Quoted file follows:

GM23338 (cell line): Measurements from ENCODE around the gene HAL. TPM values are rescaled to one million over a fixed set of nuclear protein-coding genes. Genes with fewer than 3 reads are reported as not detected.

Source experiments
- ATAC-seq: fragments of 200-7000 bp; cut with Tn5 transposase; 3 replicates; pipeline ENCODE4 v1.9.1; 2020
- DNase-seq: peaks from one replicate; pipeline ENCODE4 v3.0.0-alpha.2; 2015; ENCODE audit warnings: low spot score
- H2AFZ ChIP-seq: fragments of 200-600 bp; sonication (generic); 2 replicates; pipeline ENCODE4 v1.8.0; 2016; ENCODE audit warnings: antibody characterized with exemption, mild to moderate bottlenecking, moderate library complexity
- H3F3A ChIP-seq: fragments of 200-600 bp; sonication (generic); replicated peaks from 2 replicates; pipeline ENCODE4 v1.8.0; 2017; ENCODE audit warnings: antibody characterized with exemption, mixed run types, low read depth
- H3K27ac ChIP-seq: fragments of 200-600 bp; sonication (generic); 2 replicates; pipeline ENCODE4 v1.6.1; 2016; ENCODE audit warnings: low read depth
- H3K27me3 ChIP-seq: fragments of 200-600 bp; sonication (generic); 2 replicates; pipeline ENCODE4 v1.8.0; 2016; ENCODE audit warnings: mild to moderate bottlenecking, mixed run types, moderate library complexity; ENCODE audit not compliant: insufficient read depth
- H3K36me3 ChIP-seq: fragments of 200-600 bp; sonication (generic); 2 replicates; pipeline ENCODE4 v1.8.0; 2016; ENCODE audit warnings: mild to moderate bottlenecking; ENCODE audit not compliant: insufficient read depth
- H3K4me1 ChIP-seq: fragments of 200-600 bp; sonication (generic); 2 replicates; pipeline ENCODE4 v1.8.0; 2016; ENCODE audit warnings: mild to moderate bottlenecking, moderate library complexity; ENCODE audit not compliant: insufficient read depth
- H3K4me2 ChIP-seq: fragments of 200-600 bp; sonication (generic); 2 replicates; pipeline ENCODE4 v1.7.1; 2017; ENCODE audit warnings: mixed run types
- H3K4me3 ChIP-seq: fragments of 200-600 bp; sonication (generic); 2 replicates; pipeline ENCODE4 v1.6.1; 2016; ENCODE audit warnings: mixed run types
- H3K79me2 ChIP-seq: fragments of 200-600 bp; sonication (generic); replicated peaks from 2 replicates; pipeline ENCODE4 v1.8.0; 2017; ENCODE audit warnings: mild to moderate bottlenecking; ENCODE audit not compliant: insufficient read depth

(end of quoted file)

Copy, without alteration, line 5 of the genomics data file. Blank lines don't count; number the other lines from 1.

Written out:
- H2AFZ ChIP-seq: fragments of 200-600 bp; sonication (generic); 2 replicates; pipeline ENCODE4 v1.8.0; 2016; ENCODE audit warnings: antibody characterized with exemption, mild to moderate bottlenecking, moderate library complexity